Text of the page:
Astronomers spot the smallest potentially-habitable planets yet

I love astronomy. It's one of the few topics that never fails to excite me, and the most exciting part of following astronomy news in recent years has been tracking the discovery of planets orbiting around other stars. Now, the Kepler team at NASA has announced that they have discovered three new planets in the habitable zones of their stars that are potentially the most Earth-like exoplanets we know of so far.

From left to right: Kepler-22b, Kepler-69c, Kepler-62e, Kepler-62f and Earth

Two of these planets (the two closer to Earth in the above image), called Kepler-62e and Kepler-62f, are part of the same five-planet system orbiting Kepler-62, a cool orange K-type star about 1,200 light years away, in the constellation Lyra.

A comparison diagram between the Kepler-62 system and our inner solar systemKepler-62e is a 'super-Earth' roughly 1.6 times the size of Earth, and it takes just over 122 days to circle its star. At the distance it orbits, it's still in the 'goldilocks zone' — the band around the star where liquid water can exist on the planet's surface — but it receives about 20 per cent more solar radiation than Earth does, and based on its size, astronomers believe that it may be a 'water world'.

Kepler-62f is perhaps the more Earth-like of the two. It's about 1.4 times the size of Earth, still making it a 'super-Earth', and it orbits roughly in the middle of Kepler-62's habitable zone. It takes roughly 267.3 days to complete one orbit, and at its distance, it receives about half of the solar radiation that Earth does. This planet's size and orbital distance make it a prime candidate, in the eyes of astronomers, for it to be a rocky world that could possibly support life. Although it it would be a cooler world than Earth, just based on the amount of radiation it receives, the planet is large enough that it could 'hold on' to heavier gases in its atmosphere — greenhouse gases — that could keep the planet warmer.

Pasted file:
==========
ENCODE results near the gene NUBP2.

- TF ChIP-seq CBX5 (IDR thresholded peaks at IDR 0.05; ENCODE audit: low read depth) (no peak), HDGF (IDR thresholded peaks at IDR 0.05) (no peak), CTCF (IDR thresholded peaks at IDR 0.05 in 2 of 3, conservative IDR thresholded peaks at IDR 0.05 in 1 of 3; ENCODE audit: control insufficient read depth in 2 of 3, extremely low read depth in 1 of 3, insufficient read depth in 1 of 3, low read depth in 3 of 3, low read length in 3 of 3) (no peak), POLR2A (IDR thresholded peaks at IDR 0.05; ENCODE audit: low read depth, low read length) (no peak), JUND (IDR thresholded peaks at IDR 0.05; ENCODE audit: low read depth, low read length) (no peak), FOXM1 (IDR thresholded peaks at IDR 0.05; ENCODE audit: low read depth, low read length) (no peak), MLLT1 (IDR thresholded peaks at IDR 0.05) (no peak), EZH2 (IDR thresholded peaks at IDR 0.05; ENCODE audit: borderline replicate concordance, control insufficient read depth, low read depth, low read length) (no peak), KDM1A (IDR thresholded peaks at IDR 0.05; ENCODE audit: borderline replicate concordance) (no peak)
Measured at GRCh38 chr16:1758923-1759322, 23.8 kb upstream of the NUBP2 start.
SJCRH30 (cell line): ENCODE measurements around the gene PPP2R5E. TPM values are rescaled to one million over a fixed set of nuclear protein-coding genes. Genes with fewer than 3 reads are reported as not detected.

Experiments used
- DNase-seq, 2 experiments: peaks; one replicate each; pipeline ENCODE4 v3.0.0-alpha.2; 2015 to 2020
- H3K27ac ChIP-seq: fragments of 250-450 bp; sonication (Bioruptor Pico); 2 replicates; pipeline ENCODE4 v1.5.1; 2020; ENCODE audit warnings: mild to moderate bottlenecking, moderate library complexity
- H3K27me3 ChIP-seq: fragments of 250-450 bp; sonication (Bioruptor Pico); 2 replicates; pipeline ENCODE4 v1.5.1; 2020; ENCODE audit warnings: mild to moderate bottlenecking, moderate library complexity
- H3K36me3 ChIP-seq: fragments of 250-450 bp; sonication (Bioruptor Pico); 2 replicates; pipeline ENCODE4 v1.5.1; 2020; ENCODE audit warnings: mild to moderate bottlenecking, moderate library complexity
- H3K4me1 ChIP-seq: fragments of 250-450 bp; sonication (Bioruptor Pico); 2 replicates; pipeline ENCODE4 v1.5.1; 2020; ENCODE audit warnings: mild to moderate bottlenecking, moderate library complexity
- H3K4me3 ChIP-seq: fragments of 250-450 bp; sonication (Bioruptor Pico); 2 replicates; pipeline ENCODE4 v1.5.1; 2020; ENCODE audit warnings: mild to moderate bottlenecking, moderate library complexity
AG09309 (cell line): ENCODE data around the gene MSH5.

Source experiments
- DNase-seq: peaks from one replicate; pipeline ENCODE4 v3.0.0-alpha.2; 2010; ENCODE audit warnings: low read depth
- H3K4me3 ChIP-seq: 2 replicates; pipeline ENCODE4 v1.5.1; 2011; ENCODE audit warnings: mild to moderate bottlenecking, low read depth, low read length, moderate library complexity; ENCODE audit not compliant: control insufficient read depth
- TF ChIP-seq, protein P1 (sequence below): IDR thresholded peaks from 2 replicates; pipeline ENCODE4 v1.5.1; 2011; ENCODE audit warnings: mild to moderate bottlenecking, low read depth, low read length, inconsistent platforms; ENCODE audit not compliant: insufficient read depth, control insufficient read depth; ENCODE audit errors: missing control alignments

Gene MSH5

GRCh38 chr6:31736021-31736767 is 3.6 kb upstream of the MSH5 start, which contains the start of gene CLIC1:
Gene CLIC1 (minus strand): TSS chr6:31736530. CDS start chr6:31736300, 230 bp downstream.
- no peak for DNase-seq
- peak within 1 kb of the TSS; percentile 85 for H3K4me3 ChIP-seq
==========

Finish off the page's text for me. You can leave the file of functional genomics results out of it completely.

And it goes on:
A comparison diagram between the Kepler-69 system and our inner solar systemIn another system, Kepler-69, roughly 2,700 light years away, the astronomers have found two planets orbiting the star. The innermost of the two, Kepler-69b, is twice as big as Earth, orbits around its star every 13 days, and would be very hot.

However, the other planet, Kepler-69c, is only around 1.7 times the size of Earth. It orbits along the inner edge of Kepler-69's habitable zone, taking about 242 days to go around the star, and given its size, the astronomers believe that this might be another 'water world'.

The first exoplanet the Kepler mission discovered in the habitable zone of its star was Kepler-22b (shown on the left in the top image for comparison). It orbits a Sun-like star about 600 light years away in the constellation Cygnus, and is about 2.4 times the size of Earth.

The astronomers still need to determine the mass of these newly discovered planets, which will give them a better idea of their composition, but they use computer models based on what we do know about the planets in our own solar system and those we have found orbiting other stars, to figure out the potential conditions for the exoplanets we find. These worlds, especially Kepler-62f, look like prime candidates for followup studies to determine if they could support life.

"The Kepler spacecraft has certainly turned out to be a rock star of science," said John Grunsfeld, Associate Administrator of the Science Mission Directorate at NASA Headquarters in Washington, according to a statement. "The discovery of these rocky planets in the habitable zone brings us a bit closer to finding a place like home. It is only a matter of time before we know if the galaxy is home to a multitude of planets like Earth, or if we are a rarity."

(Images courtesy: NASA Ames/JPL-Caltech)

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